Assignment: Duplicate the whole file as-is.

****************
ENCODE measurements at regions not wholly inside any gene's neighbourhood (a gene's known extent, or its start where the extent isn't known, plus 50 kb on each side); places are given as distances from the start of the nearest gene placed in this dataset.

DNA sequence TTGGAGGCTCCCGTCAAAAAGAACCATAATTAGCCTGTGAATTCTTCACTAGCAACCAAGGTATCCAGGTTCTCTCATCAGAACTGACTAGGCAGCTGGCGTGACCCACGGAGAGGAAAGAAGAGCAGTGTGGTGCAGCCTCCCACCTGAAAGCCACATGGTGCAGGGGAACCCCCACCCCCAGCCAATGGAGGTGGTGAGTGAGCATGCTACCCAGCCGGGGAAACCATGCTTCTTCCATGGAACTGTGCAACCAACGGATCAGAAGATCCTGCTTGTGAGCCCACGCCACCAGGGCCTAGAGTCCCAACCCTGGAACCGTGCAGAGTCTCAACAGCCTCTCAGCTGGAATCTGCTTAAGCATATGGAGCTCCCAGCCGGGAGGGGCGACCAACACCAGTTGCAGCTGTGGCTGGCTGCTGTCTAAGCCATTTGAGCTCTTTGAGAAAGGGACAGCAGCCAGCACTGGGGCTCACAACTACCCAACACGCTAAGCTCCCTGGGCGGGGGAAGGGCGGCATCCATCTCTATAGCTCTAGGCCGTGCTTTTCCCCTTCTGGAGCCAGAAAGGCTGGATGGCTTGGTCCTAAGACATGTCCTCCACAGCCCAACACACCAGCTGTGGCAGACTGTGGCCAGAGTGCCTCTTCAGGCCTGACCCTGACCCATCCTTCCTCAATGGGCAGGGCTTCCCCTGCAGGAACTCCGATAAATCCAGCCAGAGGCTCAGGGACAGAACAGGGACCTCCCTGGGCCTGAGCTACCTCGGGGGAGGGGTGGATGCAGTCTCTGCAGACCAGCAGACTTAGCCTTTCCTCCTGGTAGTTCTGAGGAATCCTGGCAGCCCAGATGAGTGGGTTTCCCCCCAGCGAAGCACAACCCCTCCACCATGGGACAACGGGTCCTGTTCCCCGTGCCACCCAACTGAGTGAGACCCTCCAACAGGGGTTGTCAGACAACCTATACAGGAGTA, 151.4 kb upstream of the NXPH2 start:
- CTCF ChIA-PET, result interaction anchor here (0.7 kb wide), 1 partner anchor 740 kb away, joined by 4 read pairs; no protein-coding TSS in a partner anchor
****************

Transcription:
ENCODE measurements at regions not wholly inside any gene's neighbourhood (a gene's known extent, or its start where the extent isn't known, plus 50 kb on each side); places are given as distances from the start of the nearest gene placed in this dataset.

DNA sequence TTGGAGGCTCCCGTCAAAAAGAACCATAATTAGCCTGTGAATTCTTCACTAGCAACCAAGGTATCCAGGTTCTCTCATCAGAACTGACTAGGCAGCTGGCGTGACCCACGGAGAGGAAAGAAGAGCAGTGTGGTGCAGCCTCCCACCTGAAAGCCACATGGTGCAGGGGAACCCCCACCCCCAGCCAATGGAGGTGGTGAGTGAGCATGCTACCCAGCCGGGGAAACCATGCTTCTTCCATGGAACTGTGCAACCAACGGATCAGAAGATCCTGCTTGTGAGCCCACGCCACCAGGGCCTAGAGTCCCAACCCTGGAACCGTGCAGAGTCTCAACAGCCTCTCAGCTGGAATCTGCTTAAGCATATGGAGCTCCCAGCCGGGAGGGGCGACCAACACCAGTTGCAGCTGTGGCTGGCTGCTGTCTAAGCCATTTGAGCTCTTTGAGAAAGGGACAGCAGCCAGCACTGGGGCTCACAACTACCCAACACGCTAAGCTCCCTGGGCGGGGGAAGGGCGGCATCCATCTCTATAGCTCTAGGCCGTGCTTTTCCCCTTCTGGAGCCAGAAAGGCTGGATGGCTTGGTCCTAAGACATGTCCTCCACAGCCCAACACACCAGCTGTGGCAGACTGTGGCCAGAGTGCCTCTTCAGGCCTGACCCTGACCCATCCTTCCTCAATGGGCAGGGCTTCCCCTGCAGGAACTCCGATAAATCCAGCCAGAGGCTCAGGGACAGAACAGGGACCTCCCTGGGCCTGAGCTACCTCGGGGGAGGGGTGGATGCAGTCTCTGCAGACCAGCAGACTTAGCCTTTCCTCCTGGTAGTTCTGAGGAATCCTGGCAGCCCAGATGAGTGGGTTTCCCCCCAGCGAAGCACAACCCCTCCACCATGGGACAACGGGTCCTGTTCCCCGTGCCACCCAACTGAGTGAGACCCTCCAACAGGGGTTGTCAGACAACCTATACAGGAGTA, 151.4 kb upstream of the NXPH2 start:
- CTCF ChIA-PET, result interaction anchor here (0.7 kb wide), 1 partner anchor 740 kb away, joined by 4 read pairs; no protein-coding TSS in a partner anchor